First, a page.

Hydration – The American Heart Association reports that keeping the body hydrated helps the heart more easily pump blood through the blood vessels to the muscles, and it helps the muscles work more efficiently. They also report that it is important to keep tabs on your hydration during travel, because you may sweat differently in different climates. Again, this is an extremely important area. It’s important to stay well-hydrated. Opt for water, unsweetened tea, or some coconut water. Avoid sugary beverages, and avoid drinking too much alcohol. You can help your body stay hydrated by eating foods that have a lot of water content, such as watermelon, cucumber, and pineapple.
Mobility and stretching – According to the National Institute on Aging, flexibility and stretching exercises give you more freedom of movement for your physical and everyday activities. Stretching can improve your flexibility. Stick with your normal workout routines as much as possible. Professional athletes have specific routines they adhere to, based on the needs of their bodies, and there are certain time frames within which they try to get it done following a flight. It’s very important to continue your mobility and stretching routines while traveling.
Strength training – According to the Mayo Clinic, strength training can help you develop strong bones, manage your weight, enhance your quality of life, manage chronic conditions, and sharpen your thinking skills. It can also help you reduce body fat, increase lean muscle mass, and help your body burn calories in a more efficient manner. Our professional athletes still lift, even lightly, when they are on the road. It’s crucial to maintain doing this in order to meet the goals of an athlete, but for most people it serves as a “reset” of sorts for their body, from a posture perspective, and it helps solidify that proper pattern. You can put together a strength training routine that uses your own body weight and can be done in hotel rooms or outdoors.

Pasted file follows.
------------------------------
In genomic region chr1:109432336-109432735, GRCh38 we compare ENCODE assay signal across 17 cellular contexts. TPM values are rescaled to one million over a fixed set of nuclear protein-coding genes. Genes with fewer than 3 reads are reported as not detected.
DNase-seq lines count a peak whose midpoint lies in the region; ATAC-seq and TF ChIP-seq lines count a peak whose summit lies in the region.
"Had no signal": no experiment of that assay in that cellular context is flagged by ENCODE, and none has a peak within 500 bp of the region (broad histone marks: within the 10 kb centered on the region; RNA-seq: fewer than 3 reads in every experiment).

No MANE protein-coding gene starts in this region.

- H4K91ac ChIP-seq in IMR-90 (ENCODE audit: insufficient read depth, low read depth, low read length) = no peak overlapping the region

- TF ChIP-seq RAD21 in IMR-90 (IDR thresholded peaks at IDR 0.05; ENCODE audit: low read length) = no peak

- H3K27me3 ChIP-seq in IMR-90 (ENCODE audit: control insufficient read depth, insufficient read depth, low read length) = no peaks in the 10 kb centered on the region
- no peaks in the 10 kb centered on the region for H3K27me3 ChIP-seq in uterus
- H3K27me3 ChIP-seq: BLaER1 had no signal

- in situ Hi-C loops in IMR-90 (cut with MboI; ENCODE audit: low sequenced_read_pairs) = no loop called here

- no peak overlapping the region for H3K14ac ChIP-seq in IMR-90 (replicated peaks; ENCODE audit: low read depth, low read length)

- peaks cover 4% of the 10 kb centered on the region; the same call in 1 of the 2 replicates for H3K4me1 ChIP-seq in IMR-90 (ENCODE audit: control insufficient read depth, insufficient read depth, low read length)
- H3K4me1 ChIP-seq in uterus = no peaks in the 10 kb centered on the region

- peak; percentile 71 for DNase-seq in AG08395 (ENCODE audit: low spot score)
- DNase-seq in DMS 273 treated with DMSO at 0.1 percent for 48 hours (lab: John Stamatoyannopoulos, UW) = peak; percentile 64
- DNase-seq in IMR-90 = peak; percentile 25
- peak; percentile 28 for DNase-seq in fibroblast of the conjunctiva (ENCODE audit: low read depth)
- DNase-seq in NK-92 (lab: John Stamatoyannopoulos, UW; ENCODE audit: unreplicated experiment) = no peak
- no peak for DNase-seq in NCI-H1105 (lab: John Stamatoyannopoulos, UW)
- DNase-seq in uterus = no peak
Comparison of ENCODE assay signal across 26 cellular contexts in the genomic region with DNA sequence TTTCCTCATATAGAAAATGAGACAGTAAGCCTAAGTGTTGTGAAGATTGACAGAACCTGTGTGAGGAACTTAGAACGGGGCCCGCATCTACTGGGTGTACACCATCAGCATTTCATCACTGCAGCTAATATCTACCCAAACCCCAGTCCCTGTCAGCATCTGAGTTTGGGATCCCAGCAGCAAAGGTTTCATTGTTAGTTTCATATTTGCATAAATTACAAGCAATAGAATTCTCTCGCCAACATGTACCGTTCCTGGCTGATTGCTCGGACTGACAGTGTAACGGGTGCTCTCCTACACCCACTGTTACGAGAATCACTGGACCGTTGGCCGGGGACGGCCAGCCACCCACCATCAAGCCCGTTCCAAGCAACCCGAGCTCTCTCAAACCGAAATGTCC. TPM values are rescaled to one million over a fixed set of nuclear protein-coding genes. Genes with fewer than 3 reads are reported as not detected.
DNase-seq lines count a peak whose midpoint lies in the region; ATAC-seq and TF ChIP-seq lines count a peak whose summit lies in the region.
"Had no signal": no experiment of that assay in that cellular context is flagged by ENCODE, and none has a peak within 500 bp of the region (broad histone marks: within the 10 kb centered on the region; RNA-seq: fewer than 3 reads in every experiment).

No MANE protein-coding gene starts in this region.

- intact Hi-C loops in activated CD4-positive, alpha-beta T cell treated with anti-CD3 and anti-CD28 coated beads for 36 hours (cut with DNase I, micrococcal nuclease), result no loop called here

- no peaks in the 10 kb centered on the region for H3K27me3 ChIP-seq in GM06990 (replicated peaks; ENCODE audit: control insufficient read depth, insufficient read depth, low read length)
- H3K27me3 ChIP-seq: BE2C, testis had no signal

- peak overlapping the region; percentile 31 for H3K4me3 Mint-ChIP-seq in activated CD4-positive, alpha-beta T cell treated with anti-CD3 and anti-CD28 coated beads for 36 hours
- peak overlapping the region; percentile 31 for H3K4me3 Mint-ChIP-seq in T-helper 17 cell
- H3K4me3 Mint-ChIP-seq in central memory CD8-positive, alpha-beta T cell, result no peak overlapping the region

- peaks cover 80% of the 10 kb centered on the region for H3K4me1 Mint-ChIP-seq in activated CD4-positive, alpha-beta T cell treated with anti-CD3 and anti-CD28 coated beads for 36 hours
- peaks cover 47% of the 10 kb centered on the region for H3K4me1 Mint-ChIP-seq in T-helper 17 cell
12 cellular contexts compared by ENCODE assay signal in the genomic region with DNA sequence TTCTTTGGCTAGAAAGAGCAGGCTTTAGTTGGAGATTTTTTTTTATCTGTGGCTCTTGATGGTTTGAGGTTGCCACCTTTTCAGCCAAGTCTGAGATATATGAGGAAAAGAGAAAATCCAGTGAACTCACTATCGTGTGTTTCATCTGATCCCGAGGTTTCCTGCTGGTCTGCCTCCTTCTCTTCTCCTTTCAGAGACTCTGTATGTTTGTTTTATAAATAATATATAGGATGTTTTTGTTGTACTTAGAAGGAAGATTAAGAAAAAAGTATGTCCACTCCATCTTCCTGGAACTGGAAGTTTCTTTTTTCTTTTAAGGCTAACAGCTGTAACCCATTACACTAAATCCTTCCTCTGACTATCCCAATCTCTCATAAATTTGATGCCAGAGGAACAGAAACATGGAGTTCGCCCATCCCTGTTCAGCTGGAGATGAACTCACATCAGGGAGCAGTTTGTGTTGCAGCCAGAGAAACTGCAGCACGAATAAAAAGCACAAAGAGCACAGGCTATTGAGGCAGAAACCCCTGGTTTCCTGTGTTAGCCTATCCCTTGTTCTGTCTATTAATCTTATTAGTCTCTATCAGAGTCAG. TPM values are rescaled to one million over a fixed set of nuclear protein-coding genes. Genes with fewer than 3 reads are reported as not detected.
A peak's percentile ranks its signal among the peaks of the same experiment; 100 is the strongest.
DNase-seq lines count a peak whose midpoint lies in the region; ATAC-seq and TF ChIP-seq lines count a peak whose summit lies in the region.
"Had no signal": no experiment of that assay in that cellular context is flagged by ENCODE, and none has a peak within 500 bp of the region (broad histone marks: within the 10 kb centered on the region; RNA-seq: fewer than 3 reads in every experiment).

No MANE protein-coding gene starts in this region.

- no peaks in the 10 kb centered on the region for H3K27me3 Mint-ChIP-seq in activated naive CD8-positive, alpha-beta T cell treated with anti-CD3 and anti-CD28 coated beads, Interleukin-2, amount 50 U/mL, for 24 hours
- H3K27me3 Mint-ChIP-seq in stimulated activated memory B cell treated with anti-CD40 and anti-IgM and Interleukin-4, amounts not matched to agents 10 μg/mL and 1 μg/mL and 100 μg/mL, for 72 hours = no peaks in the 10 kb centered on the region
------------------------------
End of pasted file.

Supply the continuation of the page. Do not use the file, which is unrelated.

Improvise – When traveling, there is a good chance you won’t have all the things you use at home to get in a good workout, but that doesn’t mean you can’t improvise. Plan ahead and see what’s in the area you will be in. Be flexible and use what you will have access to, so that you get that workout in. Check for hotel or nearby gyms, trails where you can go for a run or a brisk walk, and parks that offer a free workout system. You can also pack some lightweight fitness gadgets, such as your running shoes, a jump rope, and resistance bands. Do what you have to in order to get the activity in.
“When you make keeping fit on the road a priority, you will come home feeling great,” added Coach Walls. “Plus, you will maintain your fitness all year long. There’s no better feeling than that. A little planning, effort, and commitment go a long way.”
Sarah Walls has over 15 years experience in coaching and personal training. Owner of SAPT Strength & Performance Training, Inc, founded in 2007, she offers coaching to develop athletes, adult programs, team training, and has an online coaching program. She is also the strength and conditioning coach for the WNBA’s Washington Mystics, and has over eight years of experience working as an NCAA D1 strength and conditioning coach and personal trainer. To learn more, visit the site: www.saptstrength.com.